As our plane’s wheels touched down at the Philadelphia Airport, I had just completed another goal. My goal was to return to Europe selecting different areas and excursions to tour.
This trip really had a very special meaning to me. Our group toured through beautiful France, Scotland, Ireland and, oh yes, this golden girl did kiss the Blarney Stone – quite a feat, I might add. We also toured parts of England.
England had been my dream and goal for years. As we toured through England, its cities, towns and beautiful countryside, it was so exhilarating to see the stately castles, cottages and all, especially the wonderful English gardens. Some were very formal with boxwoods and statues, others were free-flowing, but each had the owner’s touch and personality, and that is what gardens should be – what you enjoy.
As I walked through these beautiful gardens, my mind took me back to my late husband, G. Ronald Beaton, and how we loved to make new and interesting gardens in our yard. And through the years, we did incorporate an English one with a statue.
Through another garden, I reflected back to a very cold, rainy and windy night the last of February. When my son, Paul, and grandson, Paul McEwen III arrived, we loaded a large vehicle filled to the brim with trees, bushes and artifacts that were heading to the International Flower Show in Philadelphia. Imagine that! The show’s theme: Brilliant Britain.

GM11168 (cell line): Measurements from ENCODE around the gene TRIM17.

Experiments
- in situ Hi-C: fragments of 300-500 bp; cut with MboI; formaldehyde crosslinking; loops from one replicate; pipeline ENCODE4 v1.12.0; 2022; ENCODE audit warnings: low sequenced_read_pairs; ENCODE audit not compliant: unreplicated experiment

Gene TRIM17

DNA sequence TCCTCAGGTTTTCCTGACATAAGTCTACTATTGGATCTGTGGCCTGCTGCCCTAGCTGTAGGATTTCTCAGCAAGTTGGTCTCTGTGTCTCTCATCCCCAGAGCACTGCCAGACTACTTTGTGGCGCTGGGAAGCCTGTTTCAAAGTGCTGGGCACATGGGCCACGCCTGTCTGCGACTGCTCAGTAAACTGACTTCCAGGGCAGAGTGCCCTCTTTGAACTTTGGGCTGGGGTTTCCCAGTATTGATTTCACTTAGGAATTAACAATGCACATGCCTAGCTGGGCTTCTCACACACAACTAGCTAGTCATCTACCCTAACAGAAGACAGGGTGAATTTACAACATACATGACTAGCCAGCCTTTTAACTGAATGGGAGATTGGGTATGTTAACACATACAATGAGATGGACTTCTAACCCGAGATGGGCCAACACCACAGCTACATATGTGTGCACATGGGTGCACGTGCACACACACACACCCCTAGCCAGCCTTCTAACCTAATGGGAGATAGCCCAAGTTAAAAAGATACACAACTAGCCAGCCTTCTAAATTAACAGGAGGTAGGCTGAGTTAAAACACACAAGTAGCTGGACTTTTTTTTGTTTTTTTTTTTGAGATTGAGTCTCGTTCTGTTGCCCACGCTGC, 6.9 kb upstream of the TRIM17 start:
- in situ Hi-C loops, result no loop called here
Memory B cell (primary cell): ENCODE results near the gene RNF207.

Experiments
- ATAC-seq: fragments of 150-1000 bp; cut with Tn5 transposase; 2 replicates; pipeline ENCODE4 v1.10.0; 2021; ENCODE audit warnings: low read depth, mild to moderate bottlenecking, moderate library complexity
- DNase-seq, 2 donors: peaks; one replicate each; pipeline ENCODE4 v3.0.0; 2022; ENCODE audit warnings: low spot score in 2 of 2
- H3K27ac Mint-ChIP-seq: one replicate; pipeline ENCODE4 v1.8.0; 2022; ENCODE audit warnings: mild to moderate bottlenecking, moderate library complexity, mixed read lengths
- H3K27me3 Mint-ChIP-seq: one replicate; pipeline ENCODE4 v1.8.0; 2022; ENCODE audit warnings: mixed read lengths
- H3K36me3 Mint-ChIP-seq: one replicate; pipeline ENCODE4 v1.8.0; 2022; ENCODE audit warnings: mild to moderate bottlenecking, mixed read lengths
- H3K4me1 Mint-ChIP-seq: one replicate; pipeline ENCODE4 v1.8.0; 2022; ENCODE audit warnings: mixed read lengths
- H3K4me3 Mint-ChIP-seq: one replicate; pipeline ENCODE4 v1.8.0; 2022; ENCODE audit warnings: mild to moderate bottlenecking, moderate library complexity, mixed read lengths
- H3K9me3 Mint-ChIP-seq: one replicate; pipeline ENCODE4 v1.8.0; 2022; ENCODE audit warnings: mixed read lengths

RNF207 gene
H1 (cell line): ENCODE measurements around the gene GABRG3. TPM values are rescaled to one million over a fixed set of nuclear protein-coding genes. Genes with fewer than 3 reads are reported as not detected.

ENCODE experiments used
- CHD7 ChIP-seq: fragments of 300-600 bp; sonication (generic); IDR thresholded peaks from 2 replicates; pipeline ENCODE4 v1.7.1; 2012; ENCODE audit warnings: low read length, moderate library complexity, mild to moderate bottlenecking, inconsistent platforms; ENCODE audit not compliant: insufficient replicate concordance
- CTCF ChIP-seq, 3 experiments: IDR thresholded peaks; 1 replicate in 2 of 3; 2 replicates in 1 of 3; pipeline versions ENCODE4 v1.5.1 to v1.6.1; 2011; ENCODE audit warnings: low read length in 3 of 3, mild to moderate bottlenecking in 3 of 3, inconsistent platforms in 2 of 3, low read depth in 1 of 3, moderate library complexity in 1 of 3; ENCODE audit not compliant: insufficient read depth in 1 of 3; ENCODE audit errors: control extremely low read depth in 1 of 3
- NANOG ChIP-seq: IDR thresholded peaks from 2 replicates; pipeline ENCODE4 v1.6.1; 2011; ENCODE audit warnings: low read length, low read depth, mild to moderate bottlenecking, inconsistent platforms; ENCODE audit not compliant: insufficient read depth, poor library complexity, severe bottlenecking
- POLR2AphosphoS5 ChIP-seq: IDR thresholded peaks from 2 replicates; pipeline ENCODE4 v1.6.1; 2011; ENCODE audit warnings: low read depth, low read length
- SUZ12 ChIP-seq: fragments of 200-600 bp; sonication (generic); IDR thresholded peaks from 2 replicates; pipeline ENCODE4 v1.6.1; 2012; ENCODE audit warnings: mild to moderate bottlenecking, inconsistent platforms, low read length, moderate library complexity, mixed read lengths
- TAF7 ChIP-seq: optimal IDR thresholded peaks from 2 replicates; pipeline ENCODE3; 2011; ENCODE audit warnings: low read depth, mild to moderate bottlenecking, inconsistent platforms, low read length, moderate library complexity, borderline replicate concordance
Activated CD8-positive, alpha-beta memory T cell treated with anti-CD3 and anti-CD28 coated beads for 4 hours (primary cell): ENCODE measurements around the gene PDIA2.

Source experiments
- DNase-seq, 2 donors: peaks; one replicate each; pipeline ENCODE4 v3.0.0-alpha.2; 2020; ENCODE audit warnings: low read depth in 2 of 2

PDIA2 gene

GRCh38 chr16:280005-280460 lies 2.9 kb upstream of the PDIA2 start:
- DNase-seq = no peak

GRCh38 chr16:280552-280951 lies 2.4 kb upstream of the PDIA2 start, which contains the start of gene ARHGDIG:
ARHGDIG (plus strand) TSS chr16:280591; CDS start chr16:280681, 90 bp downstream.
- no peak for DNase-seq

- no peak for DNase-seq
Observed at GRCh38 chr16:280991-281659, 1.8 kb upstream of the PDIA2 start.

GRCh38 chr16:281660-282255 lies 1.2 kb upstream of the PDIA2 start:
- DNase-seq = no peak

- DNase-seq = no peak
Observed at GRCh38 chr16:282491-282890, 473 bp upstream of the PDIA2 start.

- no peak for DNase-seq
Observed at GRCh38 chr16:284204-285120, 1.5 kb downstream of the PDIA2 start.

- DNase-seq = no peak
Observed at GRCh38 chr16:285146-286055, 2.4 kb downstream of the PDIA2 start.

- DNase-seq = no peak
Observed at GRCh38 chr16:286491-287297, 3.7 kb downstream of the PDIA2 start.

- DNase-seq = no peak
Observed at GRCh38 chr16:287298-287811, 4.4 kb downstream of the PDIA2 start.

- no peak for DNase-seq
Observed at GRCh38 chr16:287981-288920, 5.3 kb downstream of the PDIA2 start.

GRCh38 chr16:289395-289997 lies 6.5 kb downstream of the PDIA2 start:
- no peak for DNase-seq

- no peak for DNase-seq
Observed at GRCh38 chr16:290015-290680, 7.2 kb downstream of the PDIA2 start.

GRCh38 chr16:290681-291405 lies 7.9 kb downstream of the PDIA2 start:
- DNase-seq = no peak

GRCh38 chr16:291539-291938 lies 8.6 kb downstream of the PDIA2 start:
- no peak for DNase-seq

Very early next morning, a caravan of people and vehicles headed for Philadelphia. This golden girl was honored to be a part of creating the Elverson Garden Club’s Harry Potter design, titled “Enchanting Evening Elixirs.”
Days later, the big announcement arrived: we won our first trophy, a shining silver bowl. It was presented to us by the Pennsylvania Landscaping and Nursery Association for outstanding design. We are so honored and proud to achieve such an accomplishment and we will be returning in 2014.
Recently, a celebration luncheon was held in my home with all these talented members. Together, we accomplished this honor.
Our small and rural garden club was organized in Elverson in 1928, by Chartered President Arthur T. Sigman, Vice President John C. Stroman, Secretary H. Stanley Witwer and Treasurer Clyde Kurtz. I had the good fortune to have known most of these gentlemen, and they loved gardening.
Through the years, our club won many ribbons, but never a trophy. What an accomplishment for our rural area.
Our garden club meets the first Thursday of every month, except January and February, at the Village Library of Morgantown, in the social room at 7 p.m. with guest speakers. We extend a warm invitation to all that are interested in gardening and learning.
Remember: A garden is a perfect place to learn about patience, hope, the renewal of life and responsibility. Gardens cultivate love and friendship as each choice plant blooms.